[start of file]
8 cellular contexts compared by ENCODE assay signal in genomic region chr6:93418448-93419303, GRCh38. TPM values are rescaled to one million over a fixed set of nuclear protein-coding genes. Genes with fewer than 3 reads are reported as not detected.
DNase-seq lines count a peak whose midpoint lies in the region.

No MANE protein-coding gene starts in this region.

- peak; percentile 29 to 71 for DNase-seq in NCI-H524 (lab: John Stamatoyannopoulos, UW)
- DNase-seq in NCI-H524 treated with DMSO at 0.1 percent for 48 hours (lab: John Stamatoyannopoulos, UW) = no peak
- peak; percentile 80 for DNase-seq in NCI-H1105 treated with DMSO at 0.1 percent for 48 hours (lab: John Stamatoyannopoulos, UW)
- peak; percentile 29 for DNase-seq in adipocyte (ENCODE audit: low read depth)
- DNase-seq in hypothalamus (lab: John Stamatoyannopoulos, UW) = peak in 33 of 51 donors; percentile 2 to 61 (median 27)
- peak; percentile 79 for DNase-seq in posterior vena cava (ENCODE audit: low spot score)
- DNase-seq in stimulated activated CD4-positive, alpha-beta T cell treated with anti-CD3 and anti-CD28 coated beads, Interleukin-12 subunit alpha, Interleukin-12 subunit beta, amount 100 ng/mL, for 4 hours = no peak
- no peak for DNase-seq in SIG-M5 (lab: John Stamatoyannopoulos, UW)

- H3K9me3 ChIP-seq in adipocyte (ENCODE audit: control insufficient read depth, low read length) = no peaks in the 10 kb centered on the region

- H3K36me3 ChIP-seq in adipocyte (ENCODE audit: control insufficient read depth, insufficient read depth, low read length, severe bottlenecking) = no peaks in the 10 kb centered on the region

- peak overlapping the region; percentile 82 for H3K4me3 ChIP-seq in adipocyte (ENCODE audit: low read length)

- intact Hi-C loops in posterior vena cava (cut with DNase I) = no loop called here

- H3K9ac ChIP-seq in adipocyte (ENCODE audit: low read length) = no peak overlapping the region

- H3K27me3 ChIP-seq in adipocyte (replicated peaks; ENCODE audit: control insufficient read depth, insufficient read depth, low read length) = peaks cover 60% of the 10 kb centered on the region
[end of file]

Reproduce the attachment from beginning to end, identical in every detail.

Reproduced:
8 cellular contexts compared by ENCODE assay signal in genomic region chr6:93418448-93419303, GRCh38. TPM values are rescaled to one million over a fixed set of nuclear protein-coding genes. Genes with fewer than 3 reads are reported as not detected.
DNase-seq lines count a peak whose midpoint lies in the region.

No MANE protein-coding gene starts in this region.

- peak; percentile 29 to 71 for DNase-seq in NCI-H524 (lab: John Stamatoyannopoulos, UW)
- DNase-seq in NCI-H524 treated with DMSO at 0.1 percent for 48 hours (lab: John Stamatoyannopoulos, UW) = no peak
- peak; percentile 80 for DNase-seq in NCI-H1105 treated with DMSO at 0.1 percent for 48 hours (lab: John Stamatoyannopoulos, UW)
- peak; percentile 29 for DNase-seq in adipocyte (ENCODE audit: low read depth)
- DNase-seq in hypothalamus (lab: John Stamatoyannopoulos, UW) = peak in 33 of 51 donors; percentile 2 to 61 (median 27)
- peak; percentile 79 for DNase-seq in posterior vena cava (ENCODE audit: low spot score)
- DNase-seq in stimulated activated CD4-positive, alpha-beta T cell treated with anti-CD3 and anti-CD28 coated beads, Interleukin-12 subunit alpha, Interleukin-12 subunit beta, amount 100 ng/mL, for 4 hours = no peak
- no peak for DNase-seq in SIG-M5 (lab: John Stamatoyannopoulos, UW)

- H3K9me3 ChIP-seq in adipocyte (ENCODE audit: control insufficient read depth, low read length) = no peaks in the 10 kb centered on the region

- H3K36me3 ChIP-seq in adipocyte (ENCODE audit: control insufficient read depth, insufficient read depth, low read length, severe bottlenecking) = no peaks in the 10 kb centered on the region

- peak overlapping the region; percentile 82 for H3K4me3 ChIP-seq in adipocyte (ENCODE audit: low read length)

- intact Hi-C loops in posterior vena cava (cut with DNase I) = no loop called here

- H3K9ac ChIP-seq in adipocyte (ENCODE audit: low read length) = no peak overlapping the region

- H3K27me3 ChIP-seq in adipocyte (replicated peaks; ENCODE audit: control insufficient read depth, insufficient read depth, low read length) = peaks cover 60% of the 10 kb centered on the region